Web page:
Are Digital Assistants Like Alexa Safe For Children?

Do you hear Alexa’s voice so often it some­times feels like you have a new fam­i­ly mem­ber? You’re not alone. Dig­i­tal assis­tants, also known as voice assis­tants, are becom­ing a part of dai­ly life for many fam­i­lies. They are use­ful and enter­tain­ing, offer­ing end­less triv­ia and access to scores of songs and games. Often, they pro­vide much need­ed respite for busy par­ents. Jel­lies cre­ator, Ken Yarmosh, for exam­ple, uses mul­ti­ple dig­i­tal assis­tants in his home. His young chil­dren enjoy inter­act­ing with them and the Jel­lies app on a reg­u­lar basis. 

But are dig­i­tal assis­tants actu­al­ly bad for kids? We spoke to Axios and The Wash­ing­ton Post about some of the con­cerns par­ents have with this new tech­nol­o­gy. We then dove in to deep­en our under­stand­ing of how dig­i­tal assis­tants impact our children’s social skills, emo­tion­al and cog­ni­tive devel­op­ment, and privacy. 

Here’s what we learned. 

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Do I Have To Be Nice? Or “Alexa, Give Me a Cookie Now!”

Before we get into the obvi­ous ques­tion, Will Alexa make my child bossy and rude?,” let’s tack­le the ben­e­fits dig­i­tal assis­tants can have on your child’s social skills.

Your fam­i­ly may have noticed that there’s a cer­tain way you have to com­mu­ni­cate with dig­i­tal assis­tants. It’s dif­fi­cult enough as adults to under­stand young chil­dren. It seems to be even more so for arti­fi­cial intel­li­gence algo­rithms. Alexa and oth­er dig­i­tal assis­tants encour­age chil­dren to phrase their ques­tions and com­mands a cer­tain way, change the pitch of their voice, and enun­ci­ate their words. For exam­ple, chil­dren can’t use the Ama­zon Echo with­out learn­ing how to use a cer­tain key­word, Alexa,” to start an inter­ac­tion. Alexa also encour­ages chil­dren to be qui­et when anoth­er per­son is talk­ing. These restric­tions pro­vide oppor­tu­ni­ties for par­ents to teach their chil­dren to think about the way they speak.

This is some­times a hard les­son to learn. Since the devices don’t explain what chil­dren need to do to get prop­er respons­es, chil­dren have to learn by watch­ing oth­ers. With­out those exam­ples, it’s easy for kids to become frus­trat­ed. Also, as good as these skills are to mas­ter, they don’t always car­ry over into deal­ings with oth­er peo­ple. Which can be a good thing, con­sid­er­ing that the most obvi­ous issue with kids and dig­i­tal devices is that the devices don’t dis­cour­age inap­pro­pri­ate ways of communicating.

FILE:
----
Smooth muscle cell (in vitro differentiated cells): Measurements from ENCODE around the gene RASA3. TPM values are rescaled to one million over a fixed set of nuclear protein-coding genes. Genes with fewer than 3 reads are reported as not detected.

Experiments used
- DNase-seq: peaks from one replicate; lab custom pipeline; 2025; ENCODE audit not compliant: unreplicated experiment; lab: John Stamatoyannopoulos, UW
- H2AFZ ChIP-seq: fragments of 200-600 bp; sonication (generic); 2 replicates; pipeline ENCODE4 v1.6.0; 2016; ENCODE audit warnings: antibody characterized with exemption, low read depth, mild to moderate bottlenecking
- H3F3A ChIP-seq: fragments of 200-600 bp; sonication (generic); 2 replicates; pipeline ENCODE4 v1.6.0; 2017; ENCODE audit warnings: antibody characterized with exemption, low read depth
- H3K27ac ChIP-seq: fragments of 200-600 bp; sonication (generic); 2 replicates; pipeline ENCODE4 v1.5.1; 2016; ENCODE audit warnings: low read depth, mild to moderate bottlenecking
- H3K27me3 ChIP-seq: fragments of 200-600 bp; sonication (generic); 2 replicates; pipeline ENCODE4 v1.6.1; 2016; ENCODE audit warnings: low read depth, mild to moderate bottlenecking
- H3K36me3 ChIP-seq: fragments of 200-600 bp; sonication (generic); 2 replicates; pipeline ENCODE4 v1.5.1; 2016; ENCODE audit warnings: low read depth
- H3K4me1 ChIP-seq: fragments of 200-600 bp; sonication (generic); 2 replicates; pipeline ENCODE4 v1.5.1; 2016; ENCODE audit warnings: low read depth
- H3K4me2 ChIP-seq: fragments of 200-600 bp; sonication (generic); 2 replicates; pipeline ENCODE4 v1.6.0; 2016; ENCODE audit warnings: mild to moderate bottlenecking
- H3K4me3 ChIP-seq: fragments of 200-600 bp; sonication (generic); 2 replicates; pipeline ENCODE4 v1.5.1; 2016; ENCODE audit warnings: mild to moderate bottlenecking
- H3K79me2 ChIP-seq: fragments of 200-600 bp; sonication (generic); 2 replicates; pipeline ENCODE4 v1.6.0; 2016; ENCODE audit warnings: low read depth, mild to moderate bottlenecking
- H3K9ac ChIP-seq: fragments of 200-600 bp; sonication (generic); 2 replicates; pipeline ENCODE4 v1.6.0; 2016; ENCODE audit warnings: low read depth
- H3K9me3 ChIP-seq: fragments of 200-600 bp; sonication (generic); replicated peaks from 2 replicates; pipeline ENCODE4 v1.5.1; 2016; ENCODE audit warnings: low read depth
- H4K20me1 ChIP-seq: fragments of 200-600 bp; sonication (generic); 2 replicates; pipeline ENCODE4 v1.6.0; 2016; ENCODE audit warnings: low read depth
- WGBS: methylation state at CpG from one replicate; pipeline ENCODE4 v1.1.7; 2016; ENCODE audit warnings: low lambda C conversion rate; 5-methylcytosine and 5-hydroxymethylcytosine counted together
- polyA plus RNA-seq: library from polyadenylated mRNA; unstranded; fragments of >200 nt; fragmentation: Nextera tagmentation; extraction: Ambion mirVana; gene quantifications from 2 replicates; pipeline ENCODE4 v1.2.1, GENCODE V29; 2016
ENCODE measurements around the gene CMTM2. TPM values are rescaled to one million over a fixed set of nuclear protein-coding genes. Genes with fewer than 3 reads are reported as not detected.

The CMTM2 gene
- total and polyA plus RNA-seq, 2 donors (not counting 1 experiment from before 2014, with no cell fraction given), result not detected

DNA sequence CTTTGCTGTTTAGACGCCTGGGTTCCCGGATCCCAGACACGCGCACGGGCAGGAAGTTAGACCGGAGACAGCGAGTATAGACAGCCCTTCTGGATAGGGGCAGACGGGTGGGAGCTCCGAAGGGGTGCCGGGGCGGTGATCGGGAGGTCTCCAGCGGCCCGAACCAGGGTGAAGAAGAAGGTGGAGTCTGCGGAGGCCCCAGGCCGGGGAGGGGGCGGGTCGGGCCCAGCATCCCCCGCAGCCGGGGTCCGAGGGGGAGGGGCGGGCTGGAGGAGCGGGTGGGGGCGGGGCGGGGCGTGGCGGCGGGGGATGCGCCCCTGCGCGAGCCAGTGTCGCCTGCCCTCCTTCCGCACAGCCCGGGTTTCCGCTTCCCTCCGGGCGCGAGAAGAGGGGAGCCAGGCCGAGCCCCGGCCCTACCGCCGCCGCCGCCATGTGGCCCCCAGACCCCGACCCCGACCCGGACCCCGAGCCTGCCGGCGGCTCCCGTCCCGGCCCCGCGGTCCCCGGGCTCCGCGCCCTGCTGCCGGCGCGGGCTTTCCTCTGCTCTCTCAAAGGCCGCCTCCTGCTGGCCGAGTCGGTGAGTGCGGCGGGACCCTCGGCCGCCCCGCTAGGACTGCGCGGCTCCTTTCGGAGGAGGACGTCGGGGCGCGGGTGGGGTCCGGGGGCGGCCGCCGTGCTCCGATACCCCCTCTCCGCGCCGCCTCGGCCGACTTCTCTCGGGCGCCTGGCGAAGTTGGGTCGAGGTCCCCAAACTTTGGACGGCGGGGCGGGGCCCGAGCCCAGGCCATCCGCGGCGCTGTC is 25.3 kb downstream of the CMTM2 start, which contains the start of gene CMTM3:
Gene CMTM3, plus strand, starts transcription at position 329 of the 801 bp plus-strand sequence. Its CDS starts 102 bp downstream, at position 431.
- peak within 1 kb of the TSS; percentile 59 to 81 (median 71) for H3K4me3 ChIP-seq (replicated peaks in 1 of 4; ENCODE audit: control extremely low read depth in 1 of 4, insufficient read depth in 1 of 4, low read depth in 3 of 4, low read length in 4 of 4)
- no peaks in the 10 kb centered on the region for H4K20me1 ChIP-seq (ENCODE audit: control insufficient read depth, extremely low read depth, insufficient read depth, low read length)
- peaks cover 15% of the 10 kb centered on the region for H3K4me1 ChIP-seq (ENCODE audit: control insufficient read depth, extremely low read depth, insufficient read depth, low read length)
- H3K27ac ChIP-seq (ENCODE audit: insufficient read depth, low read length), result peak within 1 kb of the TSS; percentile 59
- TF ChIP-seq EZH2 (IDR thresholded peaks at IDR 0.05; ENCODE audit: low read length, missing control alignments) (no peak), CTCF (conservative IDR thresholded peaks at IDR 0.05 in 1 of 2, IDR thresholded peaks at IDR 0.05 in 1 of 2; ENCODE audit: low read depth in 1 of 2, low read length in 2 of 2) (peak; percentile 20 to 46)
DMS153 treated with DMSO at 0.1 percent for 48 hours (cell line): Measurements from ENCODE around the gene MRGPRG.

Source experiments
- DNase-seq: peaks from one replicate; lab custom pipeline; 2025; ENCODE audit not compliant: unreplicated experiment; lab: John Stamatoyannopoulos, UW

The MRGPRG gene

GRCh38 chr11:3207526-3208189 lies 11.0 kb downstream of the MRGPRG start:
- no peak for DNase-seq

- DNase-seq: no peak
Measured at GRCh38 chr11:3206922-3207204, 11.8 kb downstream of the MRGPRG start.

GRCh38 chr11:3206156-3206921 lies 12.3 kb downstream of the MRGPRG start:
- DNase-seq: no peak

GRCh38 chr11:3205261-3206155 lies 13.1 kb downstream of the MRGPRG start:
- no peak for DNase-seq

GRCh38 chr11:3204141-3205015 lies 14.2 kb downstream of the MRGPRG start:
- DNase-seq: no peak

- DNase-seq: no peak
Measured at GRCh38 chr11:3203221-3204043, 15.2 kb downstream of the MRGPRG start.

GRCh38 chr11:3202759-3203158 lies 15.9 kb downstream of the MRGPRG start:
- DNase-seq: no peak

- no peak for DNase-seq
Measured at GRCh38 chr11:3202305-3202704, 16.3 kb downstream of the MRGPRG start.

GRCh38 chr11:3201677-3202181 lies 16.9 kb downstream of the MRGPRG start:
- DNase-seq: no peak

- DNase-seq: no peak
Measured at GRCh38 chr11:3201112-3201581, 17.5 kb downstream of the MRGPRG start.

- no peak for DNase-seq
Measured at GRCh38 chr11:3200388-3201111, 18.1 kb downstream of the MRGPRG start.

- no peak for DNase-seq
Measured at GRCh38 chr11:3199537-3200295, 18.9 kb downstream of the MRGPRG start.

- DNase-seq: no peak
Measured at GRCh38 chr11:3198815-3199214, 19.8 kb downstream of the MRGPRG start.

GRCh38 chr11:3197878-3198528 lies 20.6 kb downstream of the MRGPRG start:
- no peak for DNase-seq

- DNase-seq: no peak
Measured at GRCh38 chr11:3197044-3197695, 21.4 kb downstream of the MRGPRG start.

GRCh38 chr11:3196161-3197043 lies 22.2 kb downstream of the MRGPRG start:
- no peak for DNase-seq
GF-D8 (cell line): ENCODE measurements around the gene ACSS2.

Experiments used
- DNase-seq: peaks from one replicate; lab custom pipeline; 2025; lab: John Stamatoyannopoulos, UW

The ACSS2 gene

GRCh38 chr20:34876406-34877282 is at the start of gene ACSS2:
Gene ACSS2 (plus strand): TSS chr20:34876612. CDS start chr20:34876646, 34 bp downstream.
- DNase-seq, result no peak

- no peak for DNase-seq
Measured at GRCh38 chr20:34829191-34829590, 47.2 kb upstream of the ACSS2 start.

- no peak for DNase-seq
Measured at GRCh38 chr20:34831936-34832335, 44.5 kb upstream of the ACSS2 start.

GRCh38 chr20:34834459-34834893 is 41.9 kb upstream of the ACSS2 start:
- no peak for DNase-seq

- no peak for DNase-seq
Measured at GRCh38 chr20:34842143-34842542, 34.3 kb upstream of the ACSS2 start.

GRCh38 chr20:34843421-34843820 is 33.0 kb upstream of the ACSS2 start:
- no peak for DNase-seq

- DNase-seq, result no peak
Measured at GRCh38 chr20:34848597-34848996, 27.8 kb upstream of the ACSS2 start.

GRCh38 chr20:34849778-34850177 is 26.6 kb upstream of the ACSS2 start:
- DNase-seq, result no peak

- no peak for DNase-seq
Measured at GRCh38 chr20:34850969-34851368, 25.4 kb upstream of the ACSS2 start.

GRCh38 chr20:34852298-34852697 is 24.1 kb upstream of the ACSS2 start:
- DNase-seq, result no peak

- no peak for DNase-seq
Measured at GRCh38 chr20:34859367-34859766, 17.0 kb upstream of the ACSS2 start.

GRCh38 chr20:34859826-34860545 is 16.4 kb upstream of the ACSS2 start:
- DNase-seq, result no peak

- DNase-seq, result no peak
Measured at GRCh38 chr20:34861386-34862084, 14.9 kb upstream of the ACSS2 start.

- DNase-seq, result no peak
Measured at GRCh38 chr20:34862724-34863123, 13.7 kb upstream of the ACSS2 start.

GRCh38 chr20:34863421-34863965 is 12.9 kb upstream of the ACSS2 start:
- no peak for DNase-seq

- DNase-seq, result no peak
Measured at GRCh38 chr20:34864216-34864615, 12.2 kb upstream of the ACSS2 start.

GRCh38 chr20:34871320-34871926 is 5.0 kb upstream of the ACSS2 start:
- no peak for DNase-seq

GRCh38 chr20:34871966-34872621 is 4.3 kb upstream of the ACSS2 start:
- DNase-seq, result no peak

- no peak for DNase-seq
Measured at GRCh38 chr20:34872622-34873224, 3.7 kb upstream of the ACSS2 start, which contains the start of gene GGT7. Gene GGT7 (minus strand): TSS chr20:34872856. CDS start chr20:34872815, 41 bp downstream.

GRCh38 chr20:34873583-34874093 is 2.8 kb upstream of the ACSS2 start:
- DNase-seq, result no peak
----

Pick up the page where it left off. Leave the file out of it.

That brings us to the down­sides. The way they are today, dig­i­tal assis­tants don’t dis­cour­age inap­pro­pri­ate ways of com­mu­ni­cat­ing. Alexa responds to Alexa,” not the more social­ly appro­pri­ate Alexa, please…”. And it doesn’t ask for a thank you,” either. It’s not uncom­mon for chil­dren to bark orders and scream at the devices, talk over oth­ers to get Alexa’s atten­tion, and dis­play oth­er rude behav­iors that go uncor­rect­ed. If these inter­ac­tions cre­ate a pat­tern of behav­ior used with oth­er peo­ple, then that’s a problem.

If they have a demanding, controlling approach to technology and they have unlimited access to that, then we should expect that pattern of behavior is going to carry through when they're talking with mom or dad, a grandparent, a neighbor.

- Ken Yarmosh

Is this some­thing par­ents should wor­ry about? Kaveri Sub­rah­manyam, a devel­op­men­tal psy­chol­o­gist and for­mer mem­ber of Child and Fam­i­ly Stud­ies at Cal­i­for­nia State Uni­ver­si­ty, Los Ange­les, is less con­cerned about dig­i­tal assis­tants turn­ing our chil­dren into brat­ty, lit­tle mon­sters. She’s more wor­ried that the oth­er fea­tures of dig­i­tal assis­tants — the ones that turn on lights, shows, music, and oth­er things — will deter kids from doing things for them­selves. Even still, I don’t think we have to be wor­ried about it or para­noid about it, but I do think it’s some­thing to be watch­ful for,” she told Tech­nol­o­gy Review.

Jen­ny Radesky, devel­op­men­tal behav­ioral pedi­a­tri­cian at the Uni­ver­si­ty of Michi­gan, and co-author of the Amer­i­can Acad­e­my of Pedi­atrics’ guide­lines for media use, shares sim­i­lar views.

Of course parents worry about these devices reinforcing negative behaviors, whether it's being sassy or teasing a virtual assistant. But I think there are bigger questions surrounding things like kids’ cognitive development—the way they consume information and build knowledge.

- Jenny Radesky

This brings us to…

Do Digital Assistants Teach Kids Anything? Or “Alexa, How Many Stars Are In the Sky?”